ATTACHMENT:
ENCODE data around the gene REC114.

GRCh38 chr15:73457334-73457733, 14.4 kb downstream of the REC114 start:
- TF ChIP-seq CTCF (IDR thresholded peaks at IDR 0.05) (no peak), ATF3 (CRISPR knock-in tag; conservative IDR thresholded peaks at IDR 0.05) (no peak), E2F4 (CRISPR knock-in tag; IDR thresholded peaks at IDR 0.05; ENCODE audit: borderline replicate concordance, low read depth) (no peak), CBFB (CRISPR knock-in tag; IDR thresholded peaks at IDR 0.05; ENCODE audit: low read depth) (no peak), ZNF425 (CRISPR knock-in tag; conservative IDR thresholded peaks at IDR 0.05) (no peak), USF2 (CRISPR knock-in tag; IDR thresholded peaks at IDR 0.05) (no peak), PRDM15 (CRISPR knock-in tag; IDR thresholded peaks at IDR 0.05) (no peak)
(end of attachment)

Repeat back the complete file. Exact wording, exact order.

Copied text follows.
ENCODE data around the gene REC114.

GRCh38 chr15:73457334-73457733, 14.4 kb downstream of the REC114 start:
- TF ChIP-seq CTCF (IDR thresholded peaks at IDR 0.05) (no peak), ATF3 (CRISPR knock-in tag; conservative IDR thresholded peaks at IDR 0.05) (no peak), E2F4 (CRISPR knock-in tag; IDR thresholded peaks at IDR 0.05; ENCODE audit: borderline replicate concordance, low read depth) (no peak), CBFB (CRISPR knock-in tag; IDR thresholded peaks at IDR 0.05; ENCODE audit: low read depth) (no peak), ZNF425 (CRISPR knock-in tag; conservative IDR thresholded peaks at IDR 0.05) (no peak), USF2 (CRISPR knock-in tag; IDR thresholded peaks at IDR 0.05) (no peak), PRDM15 (CRISPR knock-in tag; IDR thresholded peaks at IDR 0.05) (no peak)